Poor fools who can’t resist to click the Check-for-updates and Download buttons, and install all the KB-junk spit out by Microsoft.

      • #213737 Reply

        GoneToPlaid
        AskWoody Plus

        Yep. In August versus July, Intel updated the microcode for 24 platforms, and added new microcode for 5 additional platforms. One would think that Microsoft’s programmers would be talking to Intel and that they would have known about Intel’s August microcode updates, before Microsoft rolled out KB4100347.

        Just for grins, I am running Intel’s latest version 25 of the 306C3 Meltdown and Spectre microcode on my Win7 x64 machines which have I5 Haswell CPUs, and I am doing so without having to flash the BIOS on my motherboards. Ain’t that slick? I have been running this microcode for three days with no issues so far. I am working on a final version for all of you Win7 and Win8x users to try, so that you all can see what performance impacts you will have when using Intel’s latest microcode for Meltdown and Spectre. Note that I will not include any microcode which has caveats. I will explain more later and in a separate thread.

        Steve Gibson’s InSpectre utility needs to be updated so that it checks what microcode is actually currently loaded and running in the CPU cores, instead of what microcode is present in the computer’s BIOS.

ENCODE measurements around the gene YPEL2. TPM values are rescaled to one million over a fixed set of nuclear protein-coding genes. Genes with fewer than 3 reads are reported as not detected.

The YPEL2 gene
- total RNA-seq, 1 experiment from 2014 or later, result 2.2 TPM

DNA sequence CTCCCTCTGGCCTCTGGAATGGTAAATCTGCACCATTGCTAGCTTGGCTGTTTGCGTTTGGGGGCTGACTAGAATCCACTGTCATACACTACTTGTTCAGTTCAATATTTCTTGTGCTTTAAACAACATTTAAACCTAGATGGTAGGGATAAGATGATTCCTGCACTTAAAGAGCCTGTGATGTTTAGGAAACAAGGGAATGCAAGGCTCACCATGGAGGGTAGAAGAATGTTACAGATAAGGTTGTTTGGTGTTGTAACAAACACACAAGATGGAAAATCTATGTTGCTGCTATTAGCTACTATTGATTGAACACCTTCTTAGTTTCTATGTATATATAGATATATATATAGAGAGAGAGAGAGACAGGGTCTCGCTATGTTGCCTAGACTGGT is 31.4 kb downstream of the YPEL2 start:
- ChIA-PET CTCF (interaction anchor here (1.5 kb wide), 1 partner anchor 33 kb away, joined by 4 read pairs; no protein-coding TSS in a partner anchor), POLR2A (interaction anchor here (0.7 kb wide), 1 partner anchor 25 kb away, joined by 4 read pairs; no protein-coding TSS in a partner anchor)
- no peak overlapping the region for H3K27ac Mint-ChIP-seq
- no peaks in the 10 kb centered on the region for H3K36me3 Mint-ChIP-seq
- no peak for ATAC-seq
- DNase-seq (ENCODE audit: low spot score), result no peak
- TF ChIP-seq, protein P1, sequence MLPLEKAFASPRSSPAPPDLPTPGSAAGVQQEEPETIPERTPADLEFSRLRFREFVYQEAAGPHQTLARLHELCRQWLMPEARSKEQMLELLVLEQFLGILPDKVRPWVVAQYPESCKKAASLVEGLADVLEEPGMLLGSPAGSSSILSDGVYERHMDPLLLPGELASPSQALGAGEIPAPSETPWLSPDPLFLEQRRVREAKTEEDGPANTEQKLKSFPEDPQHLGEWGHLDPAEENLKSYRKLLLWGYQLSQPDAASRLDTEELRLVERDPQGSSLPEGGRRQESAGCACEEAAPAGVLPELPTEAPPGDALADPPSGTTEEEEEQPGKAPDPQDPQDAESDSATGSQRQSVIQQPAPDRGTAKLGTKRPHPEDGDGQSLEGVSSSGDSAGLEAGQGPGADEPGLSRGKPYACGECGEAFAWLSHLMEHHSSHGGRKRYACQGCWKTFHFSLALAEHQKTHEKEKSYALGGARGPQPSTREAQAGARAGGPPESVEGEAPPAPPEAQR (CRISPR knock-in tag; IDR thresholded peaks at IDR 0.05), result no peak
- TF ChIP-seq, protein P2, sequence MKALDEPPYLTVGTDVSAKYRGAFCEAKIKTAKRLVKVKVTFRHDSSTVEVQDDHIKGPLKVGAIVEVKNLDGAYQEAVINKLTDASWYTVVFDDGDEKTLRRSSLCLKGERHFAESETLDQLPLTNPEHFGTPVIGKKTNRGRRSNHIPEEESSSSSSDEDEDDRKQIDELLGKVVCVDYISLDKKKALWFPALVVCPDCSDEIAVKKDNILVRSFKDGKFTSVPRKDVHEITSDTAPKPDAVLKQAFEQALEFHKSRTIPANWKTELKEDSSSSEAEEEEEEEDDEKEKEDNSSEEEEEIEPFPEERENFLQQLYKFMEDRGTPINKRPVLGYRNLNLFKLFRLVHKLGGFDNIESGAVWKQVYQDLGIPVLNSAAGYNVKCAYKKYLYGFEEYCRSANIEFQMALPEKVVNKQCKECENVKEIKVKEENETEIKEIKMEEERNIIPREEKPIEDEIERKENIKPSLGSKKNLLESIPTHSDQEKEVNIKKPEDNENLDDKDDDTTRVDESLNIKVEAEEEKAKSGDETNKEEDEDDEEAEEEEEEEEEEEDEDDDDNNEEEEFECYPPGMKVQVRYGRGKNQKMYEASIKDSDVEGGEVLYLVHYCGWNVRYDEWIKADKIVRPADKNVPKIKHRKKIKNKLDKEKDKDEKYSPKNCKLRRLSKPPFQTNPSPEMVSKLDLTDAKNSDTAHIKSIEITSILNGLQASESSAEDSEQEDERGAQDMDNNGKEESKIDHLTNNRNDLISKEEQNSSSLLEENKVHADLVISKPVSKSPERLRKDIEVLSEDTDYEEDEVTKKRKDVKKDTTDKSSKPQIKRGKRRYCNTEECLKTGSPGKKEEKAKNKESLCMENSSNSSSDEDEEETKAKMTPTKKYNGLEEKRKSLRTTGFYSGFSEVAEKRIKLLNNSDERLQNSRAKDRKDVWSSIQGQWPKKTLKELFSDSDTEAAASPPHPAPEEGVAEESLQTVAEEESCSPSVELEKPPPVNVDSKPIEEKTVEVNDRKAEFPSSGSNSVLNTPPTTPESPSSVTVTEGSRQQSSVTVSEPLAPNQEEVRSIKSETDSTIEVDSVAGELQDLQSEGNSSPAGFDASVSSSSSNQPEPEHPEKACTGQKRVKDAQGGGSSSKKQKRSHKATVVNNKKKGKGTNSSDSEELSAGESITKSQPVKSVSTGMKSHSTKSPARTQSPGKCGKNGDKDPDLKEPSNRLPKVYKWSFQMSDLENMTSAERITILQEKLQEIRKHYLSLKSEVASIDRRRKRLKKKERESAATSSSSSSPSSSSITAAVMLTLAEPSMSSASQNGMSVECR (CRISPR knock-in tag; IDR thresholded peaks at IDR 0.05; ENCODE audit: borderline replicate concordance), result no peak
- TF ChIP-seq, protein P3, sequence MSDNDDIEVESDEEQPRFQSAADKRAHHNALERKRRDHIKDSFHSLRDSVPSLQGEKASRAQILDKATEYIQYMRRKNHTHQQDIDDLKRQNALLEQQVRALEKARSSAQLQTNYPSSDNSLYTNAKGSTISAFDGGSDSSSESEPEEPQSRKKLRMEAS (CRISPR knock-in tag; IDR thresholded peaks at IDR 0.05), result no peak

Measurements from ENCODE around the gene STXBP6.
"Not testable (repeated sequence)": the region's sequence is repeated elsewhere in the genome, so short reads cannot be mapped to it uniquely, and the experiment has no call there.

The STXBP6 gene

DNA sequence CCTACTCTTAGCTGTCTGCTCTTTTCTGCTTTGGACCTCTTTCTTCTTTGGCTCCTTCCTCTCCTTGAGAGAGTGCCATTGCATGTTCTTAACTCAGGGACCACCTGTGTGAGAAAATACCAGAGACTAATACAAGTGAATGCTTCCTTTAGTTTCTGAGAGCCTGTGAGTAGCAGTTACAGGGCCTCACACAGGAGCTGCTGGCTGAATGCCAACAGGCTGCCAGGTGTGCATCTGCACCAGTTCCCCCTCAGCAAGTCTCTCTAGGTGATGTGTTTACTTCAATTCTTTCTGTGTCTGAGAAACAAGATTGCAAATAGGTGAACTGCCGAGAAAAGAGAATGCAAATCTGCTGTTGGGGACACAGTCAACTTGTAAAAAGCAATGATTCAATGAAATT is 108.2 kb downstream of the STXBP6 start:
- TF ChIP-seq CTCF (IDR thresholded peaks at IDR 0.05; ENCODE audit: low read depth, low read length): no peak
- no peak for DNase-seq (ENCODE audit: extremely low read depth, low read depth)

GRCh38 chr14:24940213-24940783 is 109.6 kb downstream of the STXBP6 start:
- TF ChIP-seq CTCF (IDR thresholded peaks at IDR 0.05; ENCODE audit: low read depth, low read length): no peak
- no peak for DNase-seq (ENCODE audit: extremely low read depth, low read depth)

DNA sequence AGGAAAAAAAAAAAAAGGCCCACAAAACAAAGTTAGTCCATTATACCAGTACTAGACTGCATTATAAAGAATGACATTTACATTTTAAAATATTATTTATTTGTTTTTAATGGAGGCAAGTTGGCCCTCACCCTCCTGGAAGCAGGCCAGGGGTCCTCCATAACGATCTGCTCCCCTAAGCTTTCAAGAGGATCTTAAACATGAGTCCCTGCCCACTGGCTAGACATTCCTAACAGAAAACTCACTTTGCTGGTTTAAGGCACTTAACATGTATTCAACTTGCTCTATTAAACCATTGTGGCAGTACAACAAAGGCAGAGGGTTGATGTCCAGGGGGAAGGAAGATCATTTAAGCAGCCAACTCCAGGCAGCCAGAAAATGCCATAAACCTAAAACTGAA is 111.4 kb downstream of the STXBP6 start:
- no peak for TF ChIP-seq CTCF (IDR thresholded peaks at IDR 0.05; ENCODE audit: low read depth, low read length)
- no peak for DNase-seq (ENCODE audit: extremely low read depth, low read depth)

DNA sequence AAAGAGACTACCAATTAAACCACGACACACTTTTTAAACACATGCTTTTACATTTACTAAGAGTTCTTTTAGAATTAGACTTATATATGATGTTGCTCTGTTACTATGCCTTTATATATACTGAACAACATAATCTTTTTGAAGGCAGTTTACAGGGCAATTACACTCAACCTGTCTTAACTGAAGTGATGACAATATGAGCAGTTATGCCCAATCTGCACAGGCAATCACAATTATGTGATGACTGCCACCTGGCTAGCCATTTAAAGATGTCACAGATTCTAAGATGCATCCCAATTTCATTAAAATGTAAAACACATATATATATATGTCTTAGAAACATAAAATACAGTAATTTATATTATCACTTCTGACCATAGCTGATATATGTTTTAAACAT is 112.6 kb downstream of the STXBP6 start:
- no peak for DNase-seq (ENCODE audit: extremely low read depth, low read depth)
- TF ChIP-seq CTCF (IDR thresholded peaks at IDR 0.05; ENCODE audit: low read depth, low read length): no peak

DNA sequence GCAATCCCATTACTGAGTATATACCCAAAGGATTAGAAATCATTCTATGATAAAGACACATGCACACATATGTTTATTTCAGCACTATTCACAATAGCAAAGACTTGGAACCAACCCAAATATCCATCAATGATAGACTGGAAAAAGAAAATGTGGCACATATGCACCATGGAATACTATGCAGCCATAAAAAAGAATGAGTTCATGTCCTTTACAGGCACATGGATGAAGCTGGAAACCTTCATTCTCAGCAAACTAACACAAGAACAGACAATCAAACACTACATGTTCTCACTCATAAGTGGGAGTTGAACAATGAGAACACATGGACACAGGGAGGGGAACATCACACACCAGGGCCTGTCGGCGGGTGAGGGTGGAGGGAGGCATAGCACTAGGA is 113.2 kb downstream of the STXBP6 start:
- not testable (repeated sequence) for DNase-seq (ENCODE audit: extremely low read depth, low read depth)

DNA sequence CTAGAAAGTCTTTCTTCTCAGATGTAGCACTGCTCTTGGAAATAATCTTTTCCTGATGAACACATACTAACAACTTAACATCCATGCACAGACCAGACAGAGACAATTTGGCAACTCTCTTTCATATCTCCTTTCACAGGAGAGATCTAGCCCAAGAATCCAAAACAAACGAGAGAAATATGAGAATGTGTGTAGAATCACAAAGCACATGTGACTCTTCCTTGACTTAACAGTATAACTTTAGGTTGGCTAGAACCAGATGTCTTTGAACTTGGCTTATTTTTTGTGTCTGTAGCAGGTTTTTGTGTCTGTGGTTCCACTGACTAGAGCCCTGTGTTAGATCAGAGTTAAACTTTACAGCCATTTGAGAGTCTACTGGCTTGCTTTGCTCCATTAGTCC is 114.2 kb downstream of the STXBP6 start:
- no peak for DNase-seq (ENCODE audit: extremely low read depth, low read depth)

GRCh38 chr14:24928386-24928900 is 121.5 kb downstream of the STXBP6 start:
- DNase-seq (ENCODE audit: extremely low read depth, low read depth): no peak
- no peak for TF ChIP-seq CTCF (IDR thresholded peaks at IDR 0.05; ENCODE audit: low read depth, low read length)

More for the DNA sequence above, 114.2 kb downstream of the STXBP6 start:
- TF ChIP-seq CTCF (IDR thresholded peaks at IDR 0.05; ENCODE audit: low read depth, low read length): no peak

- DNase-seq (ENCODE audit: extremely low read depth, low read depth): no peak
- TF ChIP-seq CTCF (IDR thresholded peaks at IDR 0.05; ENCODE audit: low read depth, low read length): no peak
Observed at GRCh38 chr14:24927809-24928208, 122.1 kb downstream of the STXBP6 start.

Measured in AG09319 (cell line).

Attachments:
        2 users thanked author for this post.
    • #213699 Reply

      Jan K.
      AskWoody Lounger

      Unsure what’s up…

      Well, that’s the Microsoft transperency philosophy for you…

      I think there is/was metadata detection issues and they were offered up and installed on machines they shouldn’t have been installed.

      Bad AI, bad! 😀

      But seriously… if I ever released such code to my customers, I would long be fired. But then again, we’re not really customers, are we?

      So glad I’m long out of IT management. This is a (bad and not funny at all) joke.

      I just succeeded in repairing one workstation that couldn’t boot anymore into Windows. This was what I did:
      •Boot into WinRE (press F9 before Windows starts)
      •Choose Advanced Options and go to the command line option